Every RP article implies that faster design processes are better. Here the author even argues that more iterations leads to better outcomes. This may sound obvious, but anyone involved in design will tell you: faster doesn't always mean better. Here is a hint: it really depends on the design methods that you use and how far in the decision making process you are. Sadly, the last 10 yrs have shown me that most RP are not actual improvements to the quality and originality of products. Some times faster just means faster, and this only means producing crap designs faster than before.
Thanks for raising the issue, SoCalPE, and thanks Jason, for the link to a resource for suggestions on plastic part disposal. I'm sure we'll be hearing a lot more people raising concerns about this issue as 3D printer use becomes more prevelant and as more organizations more widely integrate the technology as part of their prototyping and product development workflows.
On i.materialize, the first search result from above, they lay out 4 possible solutions. While they may not work for everyone and every 3D printer, they are atleast bringing some interesting and valid means or reusing unwanted printed objects.
Beth, thanks for corroborating my concerns about recycling 3d printed parts. Yes, that photo with the caption "... generate a mountain of throwaway prototypes..." is concerning in our society's semi-enlightened path of renewal ability and recycling. I'm an avid fan and user of FDM 3d printing for prototype parts. To my knowledge, SLA material cannot be recycled unlike 3d printers that extrude ABS (which we recycle after the parts are tested). I'm not sure about Objet or ZCorp parts. Doug, can you speak to this?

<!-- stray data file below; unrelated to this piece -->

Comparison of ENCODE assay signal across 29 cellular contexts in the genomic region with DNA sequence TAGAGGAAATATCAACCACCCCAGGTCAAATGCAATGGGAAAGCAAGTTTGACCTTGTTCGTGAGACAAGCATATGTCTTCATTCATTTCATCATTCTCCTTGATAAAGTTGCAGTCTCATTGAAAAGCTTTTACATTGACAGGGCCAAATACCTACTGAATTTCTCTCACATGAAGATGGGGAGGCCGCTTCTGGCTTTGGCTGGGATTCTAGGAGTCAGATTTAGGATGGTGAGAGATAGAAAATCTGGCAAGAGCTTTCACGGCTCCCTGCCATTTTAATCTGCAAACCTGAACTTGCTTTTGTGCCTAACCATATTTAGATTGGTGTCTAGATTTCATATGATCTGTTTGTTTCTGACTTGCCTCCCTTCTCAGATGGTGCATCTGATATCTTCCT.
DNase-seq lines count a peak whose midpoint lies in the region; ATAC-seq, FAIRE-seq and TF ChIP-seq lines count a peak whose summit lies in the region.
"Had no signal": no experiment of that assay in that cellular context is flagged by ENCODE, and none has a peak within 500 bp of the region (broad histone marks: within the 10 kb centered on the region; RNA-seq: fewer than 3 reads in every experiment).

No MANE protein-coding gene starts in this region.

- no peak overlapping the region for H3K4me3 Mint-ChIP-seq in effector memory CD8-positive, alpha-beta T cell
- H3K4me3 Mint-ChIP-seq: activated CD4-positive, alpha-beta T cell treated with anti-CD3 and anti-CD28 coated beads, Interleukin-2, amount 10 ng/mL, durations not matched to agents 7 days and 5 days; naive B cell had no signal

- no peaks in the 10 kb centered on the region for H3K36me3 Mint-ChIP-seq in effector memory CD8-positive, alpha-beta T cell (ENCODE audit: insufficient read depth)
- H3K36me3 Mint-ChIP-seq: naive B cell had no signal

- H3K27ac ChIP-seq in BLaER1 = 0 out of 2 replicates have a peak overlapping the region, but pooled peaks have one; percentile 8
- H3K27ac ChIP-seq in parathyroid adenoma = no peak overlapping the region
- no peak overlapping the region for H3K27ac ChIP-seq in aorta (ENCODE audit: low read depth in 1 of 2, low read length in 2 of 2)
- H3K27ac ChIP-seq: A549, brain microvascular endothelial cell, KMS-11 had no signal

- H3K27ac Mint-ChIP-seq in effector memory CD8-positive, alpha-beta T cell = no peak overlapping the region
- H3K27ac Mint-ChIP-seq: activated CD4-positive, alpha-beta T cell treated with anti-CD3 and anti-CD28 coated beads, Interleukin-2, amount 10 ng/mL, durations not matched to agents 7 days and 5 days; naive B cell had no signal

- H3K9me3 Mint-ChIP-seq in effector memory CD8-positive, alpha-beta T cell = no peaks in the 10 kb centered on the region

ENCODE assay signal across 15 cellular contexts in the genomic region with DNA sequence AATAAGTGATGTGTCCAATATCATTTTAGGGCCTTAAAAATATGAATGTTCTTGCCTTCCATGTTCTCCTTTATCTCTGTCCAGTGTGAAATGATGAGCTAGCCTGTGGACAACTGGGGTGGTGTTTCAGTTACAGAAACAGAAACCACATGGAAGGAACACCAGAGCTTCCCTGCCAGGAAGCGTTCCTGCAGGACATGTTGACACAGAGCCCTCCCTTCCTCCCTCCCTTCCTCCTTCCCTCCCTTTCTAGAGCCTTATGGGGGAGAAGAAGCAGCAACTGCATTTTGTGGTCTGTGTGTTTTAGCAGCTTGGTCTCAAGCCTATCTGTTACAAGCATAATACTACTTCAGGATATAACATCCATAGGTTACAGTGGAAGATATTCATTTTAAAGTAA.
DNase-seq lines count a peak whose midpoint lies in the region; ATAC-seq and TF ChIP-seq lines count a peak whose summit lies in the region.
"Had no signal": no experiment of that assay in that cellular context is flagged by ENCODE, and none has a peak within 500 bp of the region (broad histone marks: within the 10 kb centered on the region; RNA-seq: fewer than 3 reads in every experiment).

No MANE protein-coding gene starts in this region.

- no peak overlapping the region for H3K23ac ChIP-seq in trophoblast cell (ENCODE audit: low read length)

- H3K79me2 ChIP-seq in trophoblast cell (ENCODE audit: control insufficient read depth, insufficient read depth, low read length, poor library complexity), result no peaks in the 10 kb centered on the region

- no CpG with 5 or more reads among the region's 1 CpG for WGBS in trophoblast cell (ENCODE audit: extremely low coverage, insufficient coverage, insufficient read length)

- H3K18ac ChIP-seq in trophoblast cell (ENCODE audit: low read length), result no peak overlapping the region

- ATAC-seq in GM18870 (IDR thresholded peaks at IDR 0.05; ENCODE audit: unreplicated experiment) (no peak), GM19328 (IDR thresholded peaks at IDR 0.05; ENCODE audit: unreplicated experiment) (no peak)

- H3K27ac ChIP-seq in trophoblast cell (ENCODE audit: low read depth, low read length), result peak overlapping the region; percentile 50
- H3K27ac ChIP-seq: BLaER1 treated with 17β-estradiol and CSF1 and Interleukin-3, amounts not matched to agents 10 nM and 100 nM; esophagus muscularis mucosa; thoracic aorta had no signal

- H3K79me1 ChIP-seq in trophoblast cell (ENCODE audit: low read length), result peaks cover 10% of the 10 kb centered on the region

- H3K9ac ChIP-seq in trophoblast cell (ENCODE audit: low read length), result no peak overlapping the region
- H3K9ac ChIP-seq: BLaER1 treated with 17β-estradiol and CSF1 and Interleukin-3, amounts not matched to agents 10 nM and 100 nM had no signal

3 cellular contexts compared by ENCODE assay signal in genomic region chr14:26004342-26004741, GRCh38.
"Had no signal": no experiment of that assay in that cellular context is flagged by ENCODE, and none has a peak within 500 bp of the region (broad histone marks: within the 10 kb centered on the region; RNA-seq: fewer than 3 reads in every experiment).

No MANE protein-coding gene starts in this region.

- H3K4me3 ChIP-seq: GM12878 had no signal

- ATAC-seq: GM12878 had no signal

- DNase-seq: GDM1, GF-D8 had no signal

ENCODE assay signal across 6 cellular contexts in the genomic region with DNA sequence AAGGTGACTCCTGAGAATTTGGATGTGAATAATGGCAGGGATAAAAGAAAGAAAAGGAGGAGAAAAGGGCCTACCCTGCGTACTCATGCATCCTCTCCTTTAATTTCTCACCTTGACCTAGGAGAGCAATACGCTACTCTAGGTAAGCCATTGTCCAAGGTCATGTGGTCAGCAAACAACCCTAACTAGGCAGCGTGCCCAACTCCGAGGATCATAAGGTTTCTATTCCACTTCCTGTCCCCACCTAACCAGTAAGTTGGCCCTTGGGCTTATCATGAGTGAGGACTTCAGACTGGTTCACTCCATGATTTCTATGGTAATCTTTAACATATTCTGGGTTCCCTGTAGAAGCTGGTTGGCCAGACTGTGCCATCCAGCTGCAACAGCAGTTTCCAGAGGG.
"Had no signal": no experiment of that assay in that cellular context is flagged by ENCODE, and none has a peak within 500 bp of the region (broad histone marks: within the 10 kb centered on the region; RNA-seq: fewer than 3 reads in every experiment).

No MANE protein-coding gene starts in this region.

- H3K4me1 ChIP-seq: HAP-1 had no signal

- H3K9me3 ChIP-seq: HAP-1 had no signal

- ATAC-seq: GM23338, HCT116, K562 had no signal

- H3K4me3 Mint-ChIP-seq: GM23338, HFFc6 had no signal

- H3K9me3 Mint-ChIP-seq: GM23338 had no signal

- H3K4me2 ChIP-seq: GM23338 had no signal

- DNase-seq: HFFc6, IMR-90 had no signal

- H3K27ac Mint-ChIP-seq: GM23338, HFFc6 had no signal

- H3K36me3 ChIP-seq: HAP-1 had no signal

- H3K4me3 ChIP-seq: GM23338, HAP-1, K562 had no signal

P.S. Tape Wrangler tolerances of some parts are 1/250,000 of an inch. Really???
Great working examples of how 3D printers are being used in companies to faciliate design and as a more cost-effective means of prototyping.
Seeing that image of all of those plastic, 3D printed parts, though, makes me think about disposal issues related to all this content that will be generated. A reader raised that issue in a comments on another 3D printer story and that image really brings the concern to light.
An MIT research team has invented what they see as a solution to the need for biodegradable 3D-printable materials made from something besides petroleum-based sources: a water-based robotic additive extrusion method that makes objects from biodegradable hydrogel composites.
Alcoa has unveiled a new manufacturing and materials technology for making aluminum sheet, aimed especially at automotive, industrial, and packaging applications. If all its claims are true, this is a major breakthrough, and may convince more automotive engineers to use aluminum.
NASA has just installed a giant robot to help in its research on composite aerospace materials, like those used for the Orion spacecraft. The agency wants to shave the time it takes to get composites through design, test, and manufacturing stages.
The European Space Agency (ESA) is working with architects Foster + Partners to test the possibility of using lunar regolith, or moon rocks, and 3D printing to make structures for use on the moon. A new video shows some cool animations of a hypothetical lunar mission that carries out this vision.
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